Total settles oil and gas underpayment allegations

by Ben Vernia | February 22nd, 2012

In yet another partial resolution of the whistleblower suit of the late Harrold Wright, the Department of Justice announced on February 22 that companies associated with Total will pay $15 million:

Total Fina S.A., Total Minatome Corporation, Total Exploration Production USA Inc., Fina Oil and Chemical Company, Elf Exploration Inc., Total E&P USA I nc. and their affiliates have agreed to pay the United States $15 million to resolve claims that the companies violated the False Claims Act by knowingly underpaying royalties owed on natural gas produced from federal and Indian leases, the Justice Department announced today.

Congress has authorized federal and Indian lands to be leased for the production of natural gas in exchange for the payment of royalties on the value of the gas that is produced. Each month, companies are required to report and pay to the U.S. Department of the Interior the amount of royalty that is due. This settlement resolves claims by the United States under the False Claims Act that the Total defendants improperly deducted from royalty values the cost of boosting gas up to pipeline pressures, improperly reported processed gas as unprocessed gas to reduce royalty payments, and engaged in a variety of other under-reporting of royalties that had been the subject of a series of outstanding administrative actions.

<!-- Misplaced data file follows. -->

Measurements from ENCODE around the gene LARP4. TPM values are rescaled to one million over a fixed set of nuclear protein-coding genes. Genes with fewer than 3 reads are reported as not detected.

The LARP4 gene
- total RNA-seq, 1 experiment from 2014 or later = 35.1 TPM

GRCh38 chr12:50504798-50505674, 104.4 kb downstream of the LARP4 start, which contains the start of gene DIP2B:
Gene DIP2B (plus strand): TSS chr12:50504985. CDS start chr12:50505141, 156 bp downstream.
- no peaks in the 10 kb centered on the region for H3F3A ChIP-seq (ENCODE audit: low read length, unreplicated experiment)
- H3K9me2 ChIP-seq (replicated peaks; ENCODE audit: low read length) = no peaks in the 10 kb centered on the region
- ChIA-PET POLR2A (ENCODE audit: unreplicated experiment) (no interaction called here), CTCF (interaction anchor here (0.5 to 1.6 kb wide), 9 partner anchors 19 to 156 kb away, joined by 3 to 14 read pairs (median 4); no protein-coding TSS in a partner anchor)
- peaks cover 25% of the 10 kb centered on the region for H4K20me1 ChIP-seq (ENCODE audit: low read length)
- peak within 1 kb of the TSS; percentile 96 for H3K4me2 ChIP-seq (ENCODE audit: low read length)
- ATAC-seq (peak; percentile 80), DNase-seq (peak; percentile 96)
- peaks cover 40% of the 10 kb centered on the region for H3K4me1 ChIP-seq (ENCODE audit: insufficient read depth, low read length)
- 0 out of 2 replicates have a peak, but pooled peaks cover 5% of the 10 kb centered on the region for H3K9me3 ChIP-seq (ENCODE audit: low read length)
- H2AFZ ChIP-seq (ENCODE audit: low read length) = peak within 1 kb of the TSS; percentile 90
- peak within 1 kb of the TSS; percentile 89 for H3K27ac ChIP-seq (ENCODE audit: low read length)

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Total, the fifth largest publicly-traded integrated international oil and gas company in the world, has operations in more than 130 countries, and engages in all aspects of the petroleum industry, including oil and gas exploration, development and production, refining, marketing, trading and shipping. The Total and Fina corporate families merged in 1999, and became known as Total Fina. In 2000, the company acquired Elf Aquitaine.

The last such settlement was with BP Amoco in September 2011. There have been six settlements announced, and this one brings the total recovery to approximately $285 million for both the federal government and Indian tribes.

The whistleblower’s heirs will receive a small sum of money – $23,000 – representing 25% of the $92,000 assigned to his claims. (The federal government acts as trustee for Indian interests, and so does not pay relator’s share on recoveries for those.)

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